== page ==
I have the same oak cabinets, ss appliances & golden swirly granite. Will be painting all cabinets white w/2 glass door cabinets for pretty dishes. Will paint walls a darkish carmel which should really make the cabinets pop. Did the same in my living room – transformed it from bland old ladyish to bright and inviting. Carmel walls with white wood wraped windows and long ceiling to floor airy curtains. I have green accents and it makes for a great holiday decoration background. Can’t wait to do the kitchen now. Thanks so much for your inspiration.
Heidi

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replied on October 16th, 2011

Heidi – You should be able to ask the worker at the paint desk to guesstimate how much paint you’ll need based on the number of cabinets/drawers/doors/square footage, etc. We had a lot of cabinets plus an island. We bought 1 gallon of primer and 2 gallons of paint and had leftover of each. I would highly recommend buying enough to have some leftover that way you can touch up any scratches over time.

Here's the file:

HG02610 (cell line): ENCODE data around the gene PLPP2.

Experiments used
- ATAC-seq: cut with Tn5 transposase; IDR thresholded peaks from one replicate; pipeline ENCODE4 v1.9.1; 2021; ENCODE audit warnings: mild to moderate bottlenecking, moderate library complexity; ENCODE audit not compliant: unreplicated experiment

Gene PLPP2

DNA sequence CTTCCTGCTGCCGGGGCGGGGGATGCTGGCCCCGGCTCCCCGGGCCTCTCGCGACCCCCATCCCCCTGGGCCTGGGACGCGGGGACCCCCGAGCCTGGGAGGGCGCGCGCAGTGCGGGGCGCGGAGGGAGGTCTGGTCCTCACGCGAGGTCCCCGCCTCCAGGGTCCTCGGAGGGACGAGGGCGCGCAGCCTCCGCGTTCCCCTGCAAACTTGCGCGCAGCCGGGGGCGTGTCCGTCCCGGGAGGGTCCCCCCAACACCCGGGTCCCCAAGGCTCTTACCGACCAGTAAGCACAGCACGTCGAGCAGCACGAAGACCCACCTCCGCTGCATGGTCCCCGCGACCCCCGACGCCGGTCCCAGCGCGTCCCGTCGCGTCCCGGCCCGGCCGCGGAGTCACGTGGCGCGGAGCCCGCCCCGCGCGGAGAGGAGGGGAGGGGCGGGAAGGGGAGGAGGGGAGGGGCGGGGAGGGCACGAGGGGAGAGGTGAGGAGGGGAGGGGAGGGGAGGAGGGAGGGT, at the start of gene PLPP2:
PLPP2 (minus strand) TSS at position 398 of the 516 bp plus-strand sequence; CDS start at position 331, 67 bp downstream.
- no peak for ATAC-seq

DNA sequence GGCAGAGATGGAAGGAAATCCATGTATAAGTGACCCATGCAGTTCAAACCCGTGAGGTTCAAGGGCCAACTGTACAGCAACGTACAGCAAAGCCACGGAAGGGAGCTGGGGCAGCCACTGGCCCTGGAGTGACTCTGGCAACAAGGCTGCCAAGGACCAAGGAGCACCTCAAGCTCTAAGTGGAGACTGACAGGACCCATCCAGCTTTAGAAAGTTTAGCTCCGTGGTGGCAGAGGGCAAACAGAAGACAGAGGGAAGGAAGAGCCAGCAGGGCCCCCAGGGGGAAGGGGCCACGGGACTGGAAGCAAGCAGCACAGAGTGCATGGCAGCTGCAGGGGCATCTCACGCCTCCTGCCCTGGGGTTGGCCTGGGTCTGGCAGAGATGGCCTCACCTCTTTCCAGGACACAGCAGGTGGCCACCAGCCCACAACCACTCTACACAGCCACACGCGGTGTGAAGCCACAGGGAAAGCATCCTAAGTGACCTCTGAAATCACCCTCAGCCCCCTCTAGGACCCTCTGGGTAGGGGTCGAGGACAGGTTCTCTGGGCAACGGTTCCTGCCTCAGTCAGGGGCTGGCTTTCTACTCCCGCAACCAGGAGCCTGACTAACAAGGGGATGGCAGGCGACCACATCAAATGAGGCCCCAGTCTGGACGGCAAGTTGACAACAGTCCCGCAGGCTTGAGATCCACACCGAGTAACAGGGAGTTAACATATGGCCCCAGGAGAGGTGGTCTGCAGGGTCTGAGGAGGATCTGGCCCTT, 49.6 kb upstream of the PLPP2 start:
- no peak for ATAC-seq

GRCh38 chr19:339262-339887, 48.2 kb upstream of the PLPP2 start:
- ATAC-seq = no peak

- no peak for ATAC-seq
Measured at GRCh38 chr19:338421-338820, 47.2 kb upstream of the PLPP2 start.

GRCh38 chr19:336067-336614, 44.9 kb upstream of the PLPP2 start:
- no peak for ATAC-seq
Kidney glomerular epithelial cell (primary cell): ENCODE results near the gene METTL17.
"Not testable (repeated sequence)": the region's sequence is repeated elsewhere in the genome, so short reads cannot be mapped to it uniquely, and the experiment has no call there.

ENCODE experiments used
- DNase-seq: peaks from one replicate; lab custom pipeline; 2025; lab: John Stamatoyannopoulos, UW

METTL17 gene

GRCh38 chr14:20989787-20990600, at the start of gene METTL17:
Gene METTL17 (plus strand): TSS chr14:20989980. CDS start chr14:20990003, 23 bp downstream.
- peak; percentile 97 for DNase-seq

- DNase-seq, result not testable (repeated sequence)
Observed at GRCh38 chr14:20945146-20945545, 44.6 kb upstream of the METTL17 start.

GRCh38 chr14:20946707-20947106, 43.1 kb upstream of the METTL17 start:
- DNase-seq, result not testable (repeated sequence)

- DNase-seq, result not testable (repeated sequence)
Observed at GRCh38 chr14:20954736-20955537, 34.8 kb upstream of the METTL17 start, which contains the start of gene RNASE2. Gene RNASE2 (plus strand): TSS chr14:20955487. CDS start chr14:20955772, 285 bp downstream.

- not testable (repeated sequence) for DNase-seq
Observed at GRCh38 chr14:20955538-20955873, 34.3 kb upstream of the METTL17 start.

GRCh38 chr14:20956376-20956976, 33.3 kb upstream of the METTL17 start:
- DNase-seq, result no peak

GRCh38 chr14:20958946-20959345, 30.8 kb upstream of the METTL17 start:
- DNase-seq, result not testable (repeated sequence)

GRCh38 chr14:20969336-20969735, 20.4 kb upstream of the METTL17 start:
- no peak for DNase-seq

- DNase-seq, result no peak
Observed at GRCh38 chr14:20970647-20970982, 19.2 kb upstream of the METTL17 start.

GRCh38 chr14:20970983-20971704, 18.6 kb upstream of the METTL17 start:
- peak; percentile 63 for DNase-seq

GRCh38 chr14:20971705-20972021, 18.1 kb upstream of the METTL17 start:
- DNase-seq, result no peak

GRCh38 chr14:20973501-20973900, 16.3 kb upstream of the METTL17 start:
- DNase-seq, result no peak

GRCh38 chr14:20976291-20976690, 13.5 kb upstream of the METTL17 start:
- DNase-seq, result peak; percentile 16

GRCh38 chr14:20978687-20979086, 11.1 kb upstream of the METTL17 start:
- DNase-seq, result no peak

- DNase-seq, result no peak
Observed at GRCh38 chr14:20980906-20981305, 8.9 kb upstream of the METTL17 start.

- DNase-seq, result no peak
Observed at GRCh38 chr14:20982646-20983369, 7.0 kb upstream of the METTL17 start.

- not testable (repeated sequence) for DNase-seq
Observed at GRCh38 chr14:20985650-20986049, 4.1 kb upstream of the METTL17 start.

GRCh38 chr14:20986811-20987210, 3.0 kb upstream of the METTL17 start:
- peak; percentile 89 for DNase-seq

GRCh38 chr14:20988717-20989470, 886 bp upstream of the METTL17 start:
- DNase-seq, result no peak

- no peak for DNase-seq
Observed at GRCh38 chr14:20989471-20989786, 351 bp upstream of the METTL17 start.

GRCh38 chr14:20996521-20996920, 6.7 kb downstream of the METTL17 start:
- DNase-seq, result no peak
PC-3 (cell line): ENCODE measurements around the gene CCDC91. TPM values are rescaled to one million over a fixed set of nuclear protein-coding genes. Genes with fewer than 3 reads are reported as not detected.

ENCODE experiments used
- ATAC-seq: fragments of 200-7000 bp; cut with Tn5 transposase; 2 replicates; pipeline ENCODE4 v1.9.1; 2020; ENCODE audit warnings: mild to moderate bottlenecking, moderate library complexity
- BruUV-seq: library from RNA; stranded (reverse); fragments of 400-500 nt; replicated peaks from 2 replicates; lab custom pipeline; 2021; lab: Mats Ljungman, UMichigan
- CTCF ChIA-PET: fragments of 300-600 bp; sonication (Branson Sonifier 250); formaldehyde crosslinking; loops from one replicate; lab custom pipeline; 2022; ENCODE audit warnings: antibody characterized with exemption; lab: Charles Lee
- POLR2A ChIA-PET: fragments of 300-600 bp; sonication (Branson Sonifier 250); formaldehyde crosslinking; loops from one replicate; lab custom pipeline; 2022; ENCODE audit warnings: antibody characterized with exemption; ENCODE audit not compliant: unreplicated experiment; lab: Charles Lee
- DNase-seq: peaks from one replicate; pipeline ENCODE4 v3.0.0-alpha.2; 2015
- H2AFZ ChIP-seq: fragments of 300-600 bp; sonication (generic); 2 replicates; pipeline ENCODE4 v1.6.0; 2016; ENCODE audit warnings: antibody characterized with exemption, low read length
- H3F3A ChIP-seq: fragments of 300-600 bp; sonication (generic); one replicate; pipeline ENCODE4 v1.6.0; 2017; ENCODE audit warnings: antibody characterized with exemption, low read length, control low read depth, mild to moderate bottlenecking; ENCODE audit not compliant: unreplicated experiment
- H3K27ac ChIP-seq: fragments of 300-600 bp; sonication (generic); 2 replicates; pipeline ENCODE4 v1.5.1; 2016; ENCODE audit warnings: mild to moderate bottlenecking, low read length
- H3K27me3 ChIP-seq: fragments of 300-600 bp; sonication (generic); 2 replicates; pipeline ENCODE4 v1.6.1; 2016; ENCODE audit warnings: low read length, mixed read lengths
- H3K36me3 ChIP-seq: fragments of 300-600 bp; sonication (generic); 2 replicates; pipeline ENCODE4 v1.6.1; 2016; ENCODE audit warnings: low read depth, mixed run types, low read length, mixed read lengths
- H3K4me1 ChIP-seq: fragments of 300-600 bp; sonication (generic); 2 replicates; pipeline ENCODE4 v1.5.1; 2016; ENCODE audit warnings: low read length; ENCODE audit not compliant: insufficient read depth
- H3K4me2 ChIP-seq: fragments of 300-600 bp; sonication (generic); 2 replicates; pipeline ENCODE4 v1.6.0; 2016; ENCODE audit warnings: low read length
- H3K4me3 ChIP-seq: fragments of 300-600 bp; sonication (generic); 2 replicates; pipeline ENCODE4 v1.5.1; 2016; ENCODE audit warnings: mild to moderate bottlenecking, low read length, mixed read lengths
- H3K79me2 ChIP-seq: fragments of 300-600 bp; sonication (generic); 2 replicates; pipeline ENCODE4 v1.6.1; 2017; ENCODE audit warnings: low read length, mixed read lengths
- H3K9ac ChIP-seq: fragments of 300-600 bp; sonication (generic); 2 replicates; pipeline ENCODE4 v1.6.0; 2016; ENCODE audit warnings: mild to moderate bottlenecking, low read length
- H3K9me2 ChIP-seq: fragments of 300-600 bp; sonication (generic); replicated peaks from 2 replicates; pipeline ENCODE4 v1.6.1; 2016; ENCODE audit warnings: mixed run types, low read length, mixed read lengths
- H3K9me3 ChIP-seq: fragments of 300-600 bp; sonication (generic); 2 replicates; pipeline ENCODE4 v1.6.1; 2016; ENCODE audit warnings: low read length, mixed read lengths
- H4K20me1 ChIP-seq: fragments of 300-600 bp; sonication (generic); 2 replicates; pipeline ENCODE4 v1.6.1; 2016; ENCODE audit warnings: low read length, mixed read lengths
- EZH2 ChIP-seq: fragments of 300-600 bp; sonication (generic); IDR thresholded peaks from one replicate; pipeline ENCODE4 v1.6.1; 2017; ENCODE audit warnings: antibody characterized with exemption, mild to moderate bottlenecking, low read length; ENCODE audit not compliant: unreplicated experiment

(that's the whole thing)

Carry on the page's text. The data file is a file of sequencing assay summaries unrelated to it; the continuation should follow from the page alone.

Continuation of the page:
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03.November.2011

It looks amazing, I am going to have mine painted in February, we already have knobs but I would like to switch them out. Do you think if I change to the long handles like yours I need to fill the existing hole or that I can use the existing hole and then drill a 2nd one for the handles?

Thanks

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replied on November 3rd, 2011

Cheri – I guess it all depends on the placement of your current knobs. I’d say to buy some handles you like, hold ’em up and eyeball placement before you decide.

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03.November.2011

What size Lansa handles did you use?

Thanks

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replied on November 3rd, 2011

Cheri – All that here…

http://www.housetweaking.com/2011/02/23/you-asked-for-it-kitchen-cabinet-hardware/

Hope you find it useful!